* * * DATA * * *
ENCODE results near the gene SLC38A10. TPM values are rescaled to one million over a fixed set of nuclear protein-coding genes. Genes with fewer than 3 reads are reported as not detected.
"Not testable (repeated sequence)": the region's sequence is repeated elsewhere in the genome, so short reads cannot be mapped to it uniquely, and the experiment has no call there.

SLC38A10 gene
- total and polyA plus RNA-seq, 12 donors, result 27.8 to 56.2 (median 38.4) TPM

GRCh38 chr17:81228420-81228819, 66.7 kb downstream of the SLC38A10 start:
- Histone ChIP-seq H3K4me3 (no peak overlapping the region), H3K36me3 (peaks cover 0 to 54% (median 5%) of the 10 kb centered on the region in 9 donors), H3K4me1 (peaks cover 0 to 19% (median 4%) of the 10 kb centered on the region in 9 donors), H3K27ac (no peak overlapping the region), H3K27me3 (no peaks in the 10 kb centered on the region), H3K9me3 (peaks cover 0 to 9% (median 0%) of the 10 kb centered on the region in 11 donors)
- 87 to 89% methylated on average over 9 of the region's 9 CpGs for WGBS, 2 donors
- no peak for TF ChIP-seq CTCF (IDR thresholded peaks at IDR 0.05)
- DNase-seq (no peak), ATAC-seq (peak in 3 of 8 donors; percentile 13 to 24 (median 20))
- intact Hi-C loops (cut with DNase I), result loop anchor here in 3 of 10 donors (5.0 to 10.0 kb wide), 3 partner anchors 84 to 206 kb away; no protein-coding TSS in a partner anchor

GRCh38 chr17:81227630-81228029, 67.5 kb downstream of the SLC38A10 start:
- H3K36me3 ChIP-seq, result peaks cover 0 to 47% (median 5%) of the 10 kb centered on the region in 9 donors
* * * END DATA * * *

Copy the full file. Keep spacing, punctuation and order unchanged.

ENCODE results near the gene SLC38A10. TPM values are rescaled to one million over a fixed set of nuclear protein-coding genes. Genes with fewer than 3 reads are reported as not detected.
"Not testable (repeated sequence)": the region's sequence is repeated elsewhere in the genome, so short reads cannot be mapped to it uniquely, and the experiment has no call there.

SLC38A10 gene
- total and polyA plus RNA-seq, 12 donors, result 27.8 to 56.2 (median 38.4) TPM

GRCh38 chr17:81228420-81228819, 66.7 kb downstream of the SLC38A10 start:
- Histone ChIP-seq H3K4me3 (no peak overlapping the region), H3K36me3 (peaks cover 0 to 54% (median 5%) of the 10 kb centered on the region in 9 donors), H3K4me1 (peaks cover 0 to 19% (median 4%) of the 10 kb centered on the region in 9 donors), H3K27ac (no peak overlapping the region), H3K27me3 (no peaks in the 10 kb centered on the region), H3K9me3 (peaks cover 0 to 9% (median 0%) of the 10 kb centered on the region in 11 donors)
- 87 to 89% methylated on average over 9 of the region's 9 CpGs for WGBS, 2 donors
- no peak for TF ChIP-seq CTCF (IDR thresholded peaks at IDR 0.05)
- DNase-seq (no peak), ATAC-seq (peak in 3 of 8 donors; percentile 13 to 24 (median 20))
- intact Hi-C loops (cut with DNase I), result loop anchor here in 3 of 10 donors (5.0 to 10.0 kb wide), 3 partner anchors 84 to 206 kb away; no protein-coding TSS in a partner anchor

GRCh38 chr17:81227630-81228029, 67.5 kb downstream of the SLC38A10 start:
- H3K36me3 ChIP-seq, result peaks cover 0 to 47% (median 5%) of the 10 kb centered on the region in 9 donors